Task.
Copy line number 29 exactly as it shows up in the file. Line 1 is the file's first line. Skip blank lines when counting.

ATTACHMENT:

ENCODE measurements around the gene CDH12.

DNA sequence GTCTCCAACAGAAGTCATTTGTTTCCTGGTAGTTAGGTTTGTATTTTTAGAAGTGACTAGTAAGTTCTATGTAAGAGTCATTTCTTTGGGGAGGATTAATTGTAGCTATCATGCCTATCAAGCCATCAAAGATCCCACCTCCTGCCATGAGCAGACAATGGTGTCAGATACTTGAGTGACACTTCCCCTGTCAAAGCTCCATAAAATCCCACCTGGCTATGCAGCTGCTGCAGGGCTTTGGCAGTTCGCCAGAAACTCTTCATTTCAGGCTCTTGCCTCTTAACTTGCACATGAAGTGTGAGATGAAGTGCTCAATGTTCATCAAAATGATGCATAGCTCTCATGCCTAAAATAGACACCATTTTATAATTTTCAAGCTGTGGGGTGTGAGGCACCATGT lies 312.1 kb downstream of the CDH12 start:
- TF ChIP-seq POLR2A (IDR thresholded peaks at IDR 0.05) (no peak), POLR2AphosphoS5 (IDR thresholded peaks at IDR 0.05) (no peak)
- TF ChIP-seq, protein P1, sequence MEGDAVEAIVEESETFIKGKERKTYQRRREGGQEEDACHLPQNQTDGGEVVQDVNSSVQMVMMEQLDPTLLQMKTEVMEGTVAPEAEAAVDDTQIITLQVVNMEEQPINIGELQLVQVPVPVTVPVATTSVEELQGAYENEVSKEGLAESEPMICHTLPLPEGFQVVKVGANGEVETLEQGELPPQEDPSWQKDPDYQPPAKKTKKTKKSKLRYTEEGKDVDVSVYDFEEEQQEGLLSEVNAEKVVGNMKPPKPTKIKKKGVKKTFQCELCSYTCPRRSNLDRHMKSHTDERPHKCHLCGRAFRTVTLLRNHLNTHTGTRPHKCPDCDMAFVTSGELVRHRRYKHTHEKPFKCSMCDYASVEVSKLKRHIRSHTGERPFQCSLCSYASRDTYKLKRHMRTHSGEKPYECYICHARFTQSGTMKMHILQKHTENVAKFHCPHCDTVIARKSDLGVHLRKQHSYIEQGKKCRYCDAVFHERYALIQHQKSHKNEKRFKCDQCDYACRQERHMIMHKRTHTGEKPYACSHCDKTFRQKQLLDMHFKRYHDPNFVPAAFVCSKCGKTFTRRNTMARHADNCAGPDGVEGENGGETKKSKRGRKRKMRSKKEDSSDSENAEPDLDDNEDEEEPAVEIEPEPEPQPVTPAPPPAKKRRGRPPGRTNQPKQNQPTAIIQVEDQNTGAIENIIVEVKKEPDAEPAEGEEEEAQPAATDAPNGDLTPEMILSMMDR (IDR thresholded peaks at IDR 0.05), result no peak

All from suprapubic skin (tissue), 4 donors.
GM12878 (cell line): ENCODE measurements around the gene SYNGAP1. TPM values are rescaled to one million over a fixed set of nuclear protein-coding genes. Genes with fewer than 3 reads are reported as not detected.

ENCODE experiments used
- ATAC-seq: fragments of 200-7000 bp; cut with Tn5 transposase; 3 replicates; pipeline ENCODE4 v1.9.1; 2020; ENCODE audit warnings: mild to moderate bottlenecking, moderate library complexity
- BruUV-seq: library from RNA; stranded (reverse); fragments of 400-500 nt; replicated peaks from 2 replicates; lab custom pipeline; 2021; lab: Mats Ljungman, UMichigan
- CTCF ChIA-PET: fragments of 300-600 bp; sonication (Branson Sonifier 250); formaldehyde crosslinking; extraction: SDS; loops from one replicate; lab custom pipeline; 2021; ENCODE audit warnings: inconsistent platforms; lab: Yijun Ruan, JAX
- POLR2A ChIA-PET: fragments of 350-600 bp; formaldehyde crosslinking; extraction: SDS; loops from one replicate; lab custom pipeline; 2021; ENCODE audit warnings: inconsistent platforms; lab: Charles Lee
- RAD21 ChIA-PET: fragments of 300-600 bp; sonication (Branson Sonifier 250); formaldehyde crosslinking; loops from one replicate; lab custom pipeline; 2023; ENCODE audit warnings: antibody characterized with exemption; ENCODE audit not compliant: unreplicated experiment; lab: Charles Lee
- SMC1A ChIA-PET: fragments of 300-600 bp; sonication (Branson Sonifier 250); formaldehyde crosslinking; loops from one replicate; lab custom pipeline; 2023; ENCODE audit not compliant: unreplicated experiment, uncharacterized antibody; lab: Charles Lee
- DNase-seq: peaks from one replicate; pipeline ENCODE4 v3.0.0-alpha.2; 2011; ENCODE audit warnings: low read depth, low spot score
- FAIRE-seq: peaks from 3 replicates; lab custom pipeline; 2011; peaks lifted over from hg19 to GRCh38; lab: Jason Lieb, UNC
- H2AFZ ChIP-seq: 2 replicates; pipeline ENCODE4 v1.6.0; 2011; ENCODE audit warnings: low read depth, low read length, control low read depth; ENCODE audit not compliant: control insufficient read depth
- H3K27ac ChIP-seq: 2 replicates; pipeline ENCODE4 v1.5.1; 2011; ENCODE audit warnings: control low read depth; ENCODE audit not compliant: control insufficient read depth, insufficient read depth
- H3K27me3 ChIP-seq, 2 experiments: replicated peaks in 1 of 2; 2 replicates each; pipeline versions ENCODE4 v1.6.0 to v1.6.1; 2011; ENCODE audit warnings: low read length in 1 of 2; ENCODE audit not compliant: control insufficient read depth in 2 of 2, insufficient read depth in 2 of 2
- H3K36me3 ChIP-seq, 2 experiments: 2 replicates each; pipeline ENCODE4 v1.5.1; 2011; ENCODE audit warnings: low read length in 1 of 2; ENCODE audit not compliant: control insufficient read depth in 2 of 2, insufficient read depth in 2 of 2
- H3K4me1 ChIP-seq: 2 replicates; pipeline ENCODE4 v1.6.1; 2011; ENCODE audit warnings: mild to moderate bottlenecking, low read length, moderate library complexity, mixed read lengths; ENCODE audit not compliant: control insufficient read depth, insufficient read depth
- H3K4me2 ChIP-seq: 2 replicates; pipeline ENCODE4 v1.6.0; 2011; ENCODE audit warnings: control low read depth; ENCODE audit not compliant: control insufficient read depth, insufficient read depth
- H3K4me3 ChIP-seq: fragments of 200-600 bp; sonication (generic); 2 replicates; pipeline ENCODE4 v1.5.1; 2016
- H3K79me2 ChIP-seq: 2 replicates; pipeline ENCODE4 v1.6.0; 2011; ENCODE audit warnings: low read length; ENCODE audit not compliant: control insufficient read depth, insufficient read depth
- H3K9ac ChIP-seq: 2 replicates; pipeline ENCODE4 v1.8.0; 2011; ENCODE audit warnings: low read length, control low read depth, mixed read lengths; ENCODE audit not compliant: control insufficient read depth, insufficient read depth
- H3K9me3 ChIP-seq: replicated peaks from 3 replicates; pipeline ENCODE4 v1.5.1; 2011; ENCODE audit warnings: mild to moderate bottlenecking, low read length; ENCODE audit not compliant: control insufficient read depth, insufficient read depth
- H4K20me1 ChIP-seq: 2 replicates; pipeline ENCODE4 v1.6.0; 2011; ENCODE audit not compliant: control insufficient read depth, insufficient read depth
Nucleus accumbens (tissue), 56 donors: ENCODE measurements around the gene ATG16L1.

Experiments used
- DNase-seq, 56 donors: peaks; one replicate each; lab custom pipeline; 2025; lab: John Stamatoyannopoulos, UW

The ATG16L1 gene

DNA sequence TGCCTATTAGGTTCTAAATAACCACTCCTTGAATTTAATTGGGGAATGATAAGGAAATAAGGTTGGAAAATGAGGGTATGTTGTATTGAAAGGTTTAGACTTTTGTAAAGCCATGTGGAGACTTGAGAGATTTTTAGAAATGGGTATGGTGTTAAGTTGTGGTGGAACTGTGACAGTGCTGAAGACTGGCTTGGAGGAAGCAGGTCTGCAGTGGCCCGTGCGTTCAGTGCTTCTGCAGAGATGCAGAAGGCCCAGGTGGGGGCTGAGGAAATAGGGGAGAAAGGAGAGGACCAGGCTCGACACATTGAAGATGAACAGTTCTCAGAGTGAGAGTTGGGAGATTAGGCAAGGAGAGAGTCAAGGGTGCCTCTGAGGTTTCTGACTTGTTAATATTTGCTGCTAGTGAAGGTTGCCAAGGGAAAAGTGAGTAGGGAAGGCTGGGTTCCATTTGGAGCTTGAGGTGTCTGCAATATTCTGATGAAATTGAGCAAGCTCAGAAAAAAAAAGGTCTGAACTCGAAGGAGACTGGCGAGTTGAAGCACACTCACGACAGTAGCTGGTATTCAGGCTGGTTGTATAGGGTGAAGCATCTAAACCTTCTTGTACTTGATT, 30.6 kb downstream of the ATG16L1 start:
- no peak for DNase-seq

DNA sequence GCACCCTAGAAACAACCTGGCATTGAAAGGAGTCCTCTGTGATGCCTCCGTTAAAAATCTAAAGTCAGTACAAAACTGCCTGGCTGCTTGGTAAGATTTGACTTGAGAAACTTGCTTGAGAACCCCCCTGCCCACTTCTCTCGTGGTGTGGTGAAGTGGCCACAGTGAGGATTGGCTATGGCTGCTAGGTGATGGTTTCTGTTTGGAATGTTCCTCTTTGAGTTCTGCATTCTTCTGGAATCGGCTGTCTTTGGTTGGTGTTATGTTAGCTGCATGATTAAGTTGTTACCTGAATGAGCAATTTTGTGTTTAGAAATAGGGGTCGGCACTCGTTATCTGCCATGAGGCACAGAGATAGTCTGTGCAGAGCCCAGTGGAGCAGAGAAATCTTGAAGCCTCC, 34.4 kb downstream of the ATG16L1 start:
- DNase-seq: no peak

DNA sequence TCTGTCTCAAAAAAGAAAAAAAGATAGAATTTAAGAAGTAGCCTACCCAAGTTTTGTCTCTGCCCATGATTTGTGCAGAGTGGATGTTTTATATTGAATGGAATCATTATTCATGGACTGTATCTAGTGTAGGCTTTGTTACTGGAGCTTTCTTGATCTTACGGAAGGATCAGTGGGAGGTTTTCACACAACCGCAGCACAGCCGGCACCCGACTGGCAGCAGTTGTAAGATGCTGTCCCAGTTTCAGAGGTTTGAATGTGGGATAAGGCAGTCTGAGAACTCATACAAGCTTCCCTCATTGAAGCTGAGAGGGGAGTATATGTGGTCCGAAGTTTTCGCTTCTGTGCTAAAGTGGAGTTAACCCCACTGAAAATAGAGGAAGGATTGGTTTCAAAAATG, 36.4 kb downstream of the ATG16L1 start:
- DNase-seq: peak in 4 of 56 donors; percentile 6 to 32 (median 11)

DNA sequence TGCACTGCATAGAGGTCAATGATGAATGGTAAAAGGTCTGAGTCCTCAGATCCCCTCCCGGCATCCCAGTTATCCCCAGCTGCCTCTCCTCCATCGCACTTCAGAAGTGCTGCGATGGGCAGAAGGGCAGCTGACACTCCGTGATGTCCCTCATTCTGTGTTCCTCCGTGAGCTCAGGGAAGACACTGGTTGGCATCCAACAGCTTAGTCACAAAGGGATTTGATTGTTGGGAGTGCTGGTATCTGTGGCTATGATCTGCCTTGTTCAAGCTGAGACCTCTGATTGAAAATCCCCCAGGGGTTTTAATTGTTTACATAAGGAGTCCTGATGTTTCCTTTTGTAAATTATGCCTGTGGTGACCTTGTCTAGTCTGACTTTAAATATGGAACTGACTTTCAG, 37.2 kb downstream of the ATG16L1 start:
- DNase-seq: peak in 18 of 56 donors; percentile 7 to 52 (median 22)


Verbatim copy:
- DNase-seq, 56 donors: peaks; one replicate each; lab custom pipeline; 2025; lab: John Stamatoyannopoulos, UW